A new research report has raised concerns that policing efforts targeting 'county lines' drug operations in the UK rely on discriminatory assumptions about minority groups and contribute to the criminalisation of minoritised communities.
This study was carried out by our top-rated Sociology department in collaboration with University of Sankt Gallen in Switzerland and Manchester Metropolitan University.
The study found that county lines policies mirror the methods previously used in the controversial Gangs Violence Matrix database of the London Metropolitan Police.
Both employ vague criteria that lead to the over-policing of minority youth, their families and communities.
Despite a lack of evidence showing increased drug offenses, in some areas, black boys are up to six times more likely to be classified as at-risk of involvement in ‘county lines’.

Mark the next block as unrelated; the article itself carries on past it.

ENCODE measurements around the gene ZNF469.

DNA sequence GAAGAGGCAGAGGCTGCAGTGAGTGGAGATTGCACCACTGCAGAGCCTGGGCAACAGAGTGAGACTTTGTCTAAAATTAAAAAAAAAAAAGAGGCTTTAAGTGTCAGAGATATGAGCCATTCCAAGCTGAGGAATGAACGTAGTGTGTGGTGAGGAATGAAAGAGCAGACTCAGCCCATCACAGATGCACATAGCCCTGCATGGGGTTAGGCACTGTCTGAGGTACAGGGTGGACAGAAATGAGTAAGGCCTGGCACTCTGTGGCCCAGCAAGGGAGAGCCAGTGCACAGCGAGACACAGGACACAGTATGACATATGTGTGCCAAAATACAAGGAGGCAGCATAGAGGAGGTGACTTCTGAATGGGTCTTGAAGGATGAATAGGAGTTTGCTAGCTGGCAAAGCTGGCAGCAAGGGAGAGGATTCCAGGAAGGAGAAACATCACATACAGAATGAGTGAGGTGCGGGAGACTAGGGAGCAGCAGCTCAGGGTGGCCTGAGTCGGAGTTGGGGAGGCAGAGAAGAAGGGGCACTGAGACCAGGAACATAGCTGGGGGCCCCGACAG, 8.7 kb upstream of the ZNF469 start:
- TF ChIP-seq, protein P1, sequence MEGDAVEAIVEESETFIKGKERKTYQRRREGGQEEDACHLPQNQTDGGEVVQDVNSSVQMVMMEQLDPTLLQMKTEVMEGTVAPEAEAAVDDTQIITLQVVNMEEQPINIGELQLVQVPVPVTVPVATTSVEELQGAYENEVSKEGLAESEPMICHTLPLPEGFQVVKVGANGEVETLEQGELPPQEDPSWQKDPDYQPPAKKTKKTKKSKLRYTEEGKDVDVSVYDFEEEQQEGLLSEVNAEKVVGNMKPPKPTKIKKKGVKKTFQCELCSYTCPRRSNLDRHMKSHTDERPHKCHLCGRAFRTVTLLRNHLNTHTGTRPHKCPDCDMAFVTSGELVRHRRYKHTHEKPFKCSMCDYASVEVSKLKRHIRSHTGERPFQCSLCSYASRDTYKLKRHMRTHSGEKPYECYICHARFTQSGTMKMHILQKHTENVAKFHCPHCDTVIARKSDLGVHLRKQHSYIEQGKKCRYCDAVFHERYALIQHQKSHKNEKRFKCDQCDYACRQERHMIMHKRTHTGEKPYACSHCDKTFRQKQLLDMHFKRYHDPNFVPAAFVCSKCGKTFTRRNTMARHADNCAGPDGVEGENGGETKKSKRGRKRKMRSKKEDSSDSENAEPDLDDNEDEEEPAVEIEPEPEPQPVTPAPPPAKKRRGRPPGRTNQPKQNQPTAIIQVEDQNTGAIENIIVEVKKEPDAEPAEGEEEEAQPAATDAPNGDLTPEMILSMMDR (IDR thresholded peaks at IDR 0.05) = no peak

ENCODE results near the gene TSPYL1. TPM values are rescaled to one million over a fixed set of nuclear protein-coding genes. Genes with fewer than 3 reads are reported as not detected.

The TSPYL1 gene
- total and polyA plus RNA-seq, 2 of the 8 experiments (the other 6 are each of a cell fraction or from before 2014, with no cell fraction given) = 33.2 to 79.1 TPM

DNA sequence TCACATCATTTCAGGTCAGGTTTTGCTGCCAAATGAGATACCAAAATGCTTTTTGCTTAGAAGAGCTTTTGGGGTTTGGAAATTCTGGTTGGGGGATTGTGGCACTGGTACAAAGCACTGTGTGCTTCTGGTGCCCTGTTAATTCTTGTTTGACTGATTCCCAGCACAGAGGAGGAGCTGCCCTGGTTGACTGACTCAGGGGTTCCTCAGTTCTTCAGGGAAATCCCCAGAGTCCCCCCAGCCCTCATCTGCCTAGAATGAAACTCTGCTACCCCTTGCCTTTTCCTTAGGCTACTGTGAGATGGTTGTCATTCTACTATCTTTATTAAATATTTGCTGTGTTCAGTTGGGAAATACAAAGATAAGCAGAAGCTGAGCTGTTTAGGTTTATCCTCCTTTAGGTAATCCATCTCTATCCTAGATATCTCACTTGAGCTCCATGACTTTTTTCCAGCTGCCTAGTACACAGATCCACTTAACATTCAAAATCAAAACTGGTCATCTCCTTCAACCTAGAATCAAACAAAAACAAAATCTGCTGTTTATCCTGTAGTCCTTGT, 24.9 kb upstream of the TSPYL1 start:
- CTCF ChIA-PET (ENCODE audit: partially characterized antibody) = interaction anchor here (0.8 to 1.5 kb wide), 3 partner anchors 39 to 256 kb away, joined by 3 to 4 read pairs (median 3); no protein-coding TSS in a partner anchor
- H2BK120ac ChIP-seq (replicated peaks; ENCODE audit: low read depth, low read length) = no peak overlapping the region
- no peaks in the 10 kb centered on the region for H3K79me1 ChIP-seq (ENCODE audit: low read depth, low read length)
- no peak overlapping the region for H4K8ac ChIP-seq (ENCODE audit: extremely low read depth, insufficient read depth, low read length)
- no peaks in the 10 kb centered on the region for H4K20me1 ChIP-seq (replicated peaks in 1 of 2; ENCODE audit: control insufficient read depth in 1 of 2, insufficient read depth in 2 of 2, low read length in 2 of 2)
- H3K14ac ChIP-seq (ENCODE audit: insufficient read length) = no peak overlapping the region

While government rhetoric around county lines emphasises safeguarding exploited youth, the report found interventions legitimise extensive policing and surveillance of minoritised communities.
Subjective distinctions between ‘victims’ and ‘offenders’ mean many youth face potential criminalisation rather than care.
Ultimately, researchers argue that relying on racial stereotypes to tackle county lines serves to further marginalise and criminalise minority groups rather than addressing systemic inequality.
The study has been published in the Institute of Race Relation’s journal Race & Class.
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